Anna Kis has been doing research on canine behaviour for over ten years and has accomplished at least surprising results about “man’s best friend”. For instance, she found that dogs, like humans, can get a bad night’s sleep after a stressful day. Despite falling asleep quickly, twice as fast as the relaxed dogs curiously, they have sleep disturbances, with less time in deep sleep (more details here).
In another study, the researcher coordinated a team that focused on the effect that oxytocin – a hormone produced in a region of the brain called the hypothalamus – can have on canine social cognition. Her team found that positive interaction with humans can increase oxytocin levels in dogs (Hritcu et al., 2019; Kis et al., 2017), as opposed to social isolation, as in case of dogs living in shelters, and where increased levels of cortisol were found – hormone associated with stress (Gunter et al., 2019).
Following this study, the paper“The implicit reward value of the owner’s face for dogs”, published in August 2021 in iScience by the team at the Institute of Cognitive Neuroscience and Psychology at the Hungarian Academy of Sciences in Budapest, composed by Anna Kis, Henrietta Bolló, Orsolya Kiss and József Topál, sought to understand whether the human caregiver’s face could have an effect on dogs’ preference in a two-way choice task.
A sample of 19 males and 20 females of adult pet dogs from various breeds over one year old individually watched two videos simultaneously: one showing their owners’ face (emotionally neutral) and another showing only their owners’ back of the head. Along with both video projections was the same food reward.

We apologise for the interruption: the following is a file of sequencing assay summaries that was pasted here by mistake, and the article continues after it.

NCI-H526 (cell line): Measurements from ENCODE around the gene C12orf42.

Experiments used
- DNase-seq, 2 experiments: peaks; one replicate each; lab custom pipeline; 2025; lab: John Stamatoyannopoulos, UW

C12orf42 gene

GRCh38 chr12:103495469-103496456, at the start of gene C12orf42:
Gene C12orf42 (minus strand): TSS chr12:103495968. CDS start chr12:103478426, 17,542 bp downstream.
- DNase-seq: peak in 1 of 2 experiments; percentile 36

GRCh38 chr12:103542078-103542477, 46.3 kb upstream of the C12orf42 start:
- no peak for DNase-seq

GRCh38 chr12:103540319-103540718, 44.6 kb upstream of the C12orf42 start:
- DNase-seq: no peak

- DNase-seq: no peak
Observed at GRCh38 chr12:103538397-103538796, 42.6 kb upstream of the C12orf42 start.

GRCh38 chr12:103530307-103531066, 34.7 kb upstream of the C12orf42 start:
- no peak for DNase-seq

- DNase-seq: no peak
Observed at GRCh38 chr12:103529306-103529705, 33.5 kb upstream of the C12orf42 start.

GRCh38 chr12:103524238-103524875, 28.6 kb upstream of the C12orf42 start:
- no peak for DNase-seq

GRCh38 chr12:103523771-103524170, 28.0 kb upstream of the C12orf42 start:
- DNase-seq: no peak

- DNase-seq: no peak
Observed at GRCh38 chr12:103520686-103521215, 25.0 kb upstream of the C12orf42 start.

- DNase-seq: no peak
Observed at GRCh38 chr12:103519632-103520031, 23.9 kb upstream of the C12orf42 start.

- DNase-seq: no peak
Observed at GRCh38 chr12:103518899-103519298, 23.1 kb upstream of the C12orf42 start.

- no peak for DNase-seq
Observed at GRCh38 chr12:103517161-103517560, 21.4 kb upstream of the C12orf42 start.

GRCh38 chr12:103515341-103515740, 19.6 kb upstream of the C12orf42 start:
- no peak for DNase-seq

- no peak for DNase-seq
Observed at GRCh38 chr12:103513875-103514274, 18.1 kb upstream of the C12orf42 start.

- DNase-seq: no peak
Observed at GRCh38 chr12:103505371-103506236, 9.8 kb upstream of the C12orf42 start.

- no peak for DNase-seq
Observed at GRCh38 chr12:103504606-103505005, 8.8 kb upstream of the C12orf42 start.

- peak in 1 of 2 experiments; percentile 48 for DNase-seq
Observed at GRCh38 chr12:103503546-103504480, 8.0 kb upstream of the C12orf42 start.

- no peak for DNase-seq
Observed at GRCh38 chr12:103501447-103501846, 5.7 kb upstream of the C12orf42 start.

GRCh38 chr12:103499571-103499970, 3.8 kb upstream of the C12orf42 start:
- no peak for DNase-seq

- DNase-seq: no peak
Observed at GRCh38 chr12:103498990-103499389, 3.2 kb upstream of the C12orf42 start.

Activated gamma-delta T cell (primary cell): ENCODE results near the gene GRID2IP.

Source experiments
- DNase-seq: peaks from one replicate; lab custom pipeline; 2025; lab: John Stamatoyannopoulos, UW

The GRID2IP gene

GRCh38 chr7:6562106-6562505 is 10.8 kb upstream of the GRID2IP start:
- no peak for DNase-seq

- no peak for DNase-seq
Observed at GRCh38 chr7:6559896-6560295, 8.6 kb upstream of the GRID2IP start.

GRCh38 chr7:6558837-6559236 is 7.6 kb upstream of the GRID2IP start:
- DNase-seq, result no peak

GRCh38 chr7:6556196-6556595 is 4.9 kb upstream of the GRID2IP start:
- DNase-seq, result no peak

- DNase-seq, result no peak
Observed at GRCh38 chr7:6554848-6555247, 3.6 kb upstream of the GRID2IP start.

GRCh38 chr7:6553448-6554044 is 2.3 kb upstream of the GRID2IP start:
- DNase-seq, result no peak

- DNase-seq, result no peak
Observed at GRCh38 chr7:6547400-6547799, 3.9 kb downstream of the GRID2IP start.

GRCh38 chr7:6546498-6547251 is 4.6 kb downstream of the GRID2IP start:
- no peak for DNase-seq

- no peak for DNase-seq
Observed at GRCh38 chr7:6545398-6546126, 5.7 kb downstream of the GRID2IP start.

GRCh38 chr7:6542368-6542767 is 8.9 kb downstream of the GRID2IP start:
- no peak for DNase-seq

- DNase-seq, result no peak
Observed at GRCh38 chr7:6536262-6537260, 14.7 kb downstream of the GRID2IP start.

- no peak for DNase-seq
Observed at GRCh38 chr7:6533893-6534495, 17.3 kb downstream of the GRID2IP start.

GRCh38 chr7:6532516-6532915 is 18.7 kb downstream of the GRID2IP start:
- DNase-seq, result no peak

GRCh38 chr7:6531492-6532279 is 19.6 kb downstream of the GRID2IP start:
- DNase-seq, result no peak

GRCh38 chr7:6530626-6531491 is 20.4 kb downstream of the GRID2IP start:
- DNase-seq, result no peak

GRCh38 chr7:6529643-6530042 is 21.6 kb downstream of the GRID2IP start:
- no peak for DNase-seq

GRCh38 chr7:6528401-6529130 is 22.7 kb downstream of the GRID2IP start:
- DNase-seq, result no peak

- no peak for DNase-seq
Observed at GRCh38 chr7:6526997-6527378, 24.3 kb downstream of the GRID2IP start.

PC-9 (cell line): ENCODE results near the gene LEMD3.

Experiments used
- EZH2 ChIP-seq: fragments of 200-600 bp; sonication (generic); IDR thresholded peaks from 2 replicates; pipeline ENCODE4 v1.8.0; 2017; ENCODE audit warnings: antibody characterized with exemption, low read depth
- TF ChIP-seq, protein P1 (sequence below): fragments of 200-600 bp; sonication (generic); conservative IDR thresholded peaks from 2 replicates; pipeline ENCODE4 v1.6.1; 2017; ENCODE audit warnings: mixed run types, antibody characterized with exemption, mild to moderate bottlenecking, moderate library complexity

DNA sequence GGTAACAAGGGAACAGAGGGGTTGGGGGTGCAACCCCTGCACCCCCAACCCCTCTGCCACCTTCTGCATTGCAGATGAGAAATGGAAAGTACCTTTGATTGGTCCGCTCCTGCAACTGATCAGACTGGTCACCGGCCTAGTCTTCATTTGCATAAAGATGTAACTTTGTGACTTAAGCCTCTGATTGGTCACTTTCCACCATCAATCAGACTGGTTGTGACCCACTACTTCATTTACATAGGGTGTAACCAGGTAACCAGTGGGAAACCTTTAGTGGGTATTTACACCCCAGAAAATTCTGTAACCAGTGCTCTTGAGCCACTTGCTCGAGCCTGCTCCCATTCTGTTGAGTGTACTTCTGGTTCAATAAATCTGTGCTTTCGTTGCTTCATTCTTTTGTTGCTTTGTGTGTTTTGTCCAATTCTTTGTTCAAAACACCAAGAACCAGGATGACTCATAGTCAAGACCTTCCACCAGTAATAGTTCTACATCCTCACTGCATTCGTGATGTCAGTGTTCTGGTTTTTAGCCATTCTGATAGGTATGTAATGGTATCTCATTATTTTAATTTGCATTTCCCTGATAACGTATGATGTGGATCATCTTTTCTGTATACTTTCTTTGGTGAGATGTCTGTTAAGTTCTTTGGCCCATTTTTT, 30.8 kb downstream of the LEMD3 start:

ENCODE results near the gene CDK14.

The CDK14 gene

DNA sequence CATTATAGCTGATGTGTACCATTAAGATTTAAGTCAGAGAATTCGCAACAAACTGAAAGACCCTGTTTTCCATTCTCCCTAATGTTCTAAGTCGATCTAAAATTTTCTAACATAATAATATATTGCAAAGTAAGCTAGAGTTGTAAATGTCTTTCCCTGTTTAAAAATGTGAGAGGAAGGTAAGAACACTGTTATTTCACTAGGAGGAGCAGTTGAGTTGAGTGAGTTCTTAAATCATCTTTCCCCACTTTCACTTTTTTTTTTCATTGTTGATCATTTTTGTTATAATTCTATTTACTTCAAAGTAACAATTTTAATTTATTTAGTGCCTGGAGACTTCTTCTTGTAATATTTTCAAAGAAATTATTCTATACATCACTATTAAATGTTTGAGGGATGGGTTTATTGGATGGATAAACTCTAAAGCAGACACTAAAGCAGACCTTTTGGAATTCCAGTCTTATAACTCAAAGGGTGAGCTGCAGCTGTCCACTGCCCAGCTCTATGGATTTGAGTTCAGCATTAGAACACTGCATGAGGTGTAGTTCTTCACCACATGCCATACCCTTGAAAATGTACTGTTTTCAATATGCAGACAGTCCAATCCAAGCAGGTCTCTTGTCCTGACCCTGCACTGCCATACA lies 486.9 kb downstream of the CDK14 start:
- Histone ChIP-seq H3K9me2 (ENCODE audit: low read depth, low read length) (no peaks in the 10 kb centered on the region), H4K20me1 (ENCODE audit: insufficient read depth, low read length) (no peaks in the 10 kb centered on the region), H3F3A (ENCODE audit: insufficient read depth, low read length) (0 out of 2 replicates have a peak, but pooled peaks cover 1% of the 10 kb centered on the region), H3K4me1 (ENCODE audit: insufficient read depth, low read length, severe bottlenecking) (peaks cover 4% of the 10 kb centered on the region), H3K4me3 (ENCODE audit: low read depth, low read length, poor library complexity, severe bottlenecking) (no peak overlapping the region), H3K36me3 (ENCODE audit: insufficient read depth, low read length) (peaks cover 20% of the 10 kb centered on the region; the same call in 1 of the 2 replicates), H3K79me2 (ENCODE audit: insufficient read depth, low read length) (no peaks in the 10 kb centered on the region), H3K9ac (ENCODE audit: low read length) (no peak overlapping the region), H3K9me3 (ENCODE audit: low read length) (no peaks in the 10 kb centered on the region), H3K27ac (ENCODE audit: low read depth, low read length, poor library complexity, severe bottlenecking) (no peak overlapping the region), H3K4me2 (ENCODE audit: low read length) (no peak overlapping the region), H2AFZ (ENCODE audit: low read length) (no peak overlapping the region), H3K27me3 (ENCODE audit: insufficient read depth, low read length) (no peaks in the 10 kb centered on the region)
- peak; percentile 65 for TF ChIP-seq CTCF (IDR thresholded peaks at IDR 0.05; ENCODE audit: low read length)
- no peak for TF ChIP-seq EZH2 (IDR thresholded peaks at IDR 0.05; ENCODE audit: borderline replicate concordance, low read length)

As with humans, in particular with children, and in agreement with previous studies (for example Stavropoulos & Carver, 2014), dogs showed a significant selection bias toward food placed next to their owners’ video-projected faces.
The authors of this study point out that research in this area has already shown that dogs find social interaction with humans intrinsically rewarding, which may explain the tendency to choose the food placed next to the video with the owner’s face. Furthermore, these results are in line with previous studies that suggest that dogs perceive neutral human faces as positive rather than negative.
In short, this study reinforces the idea that, like us, dogs have a behavioural preference for human social stimuli and consider these to have a rewarding effect for them.
Learn more about the project supported by the BIAL Foundation “The potential effect of behavioral stimulation on social competence in dogs (via endogenous oxytocin release)” on BIAL Foundation’s database.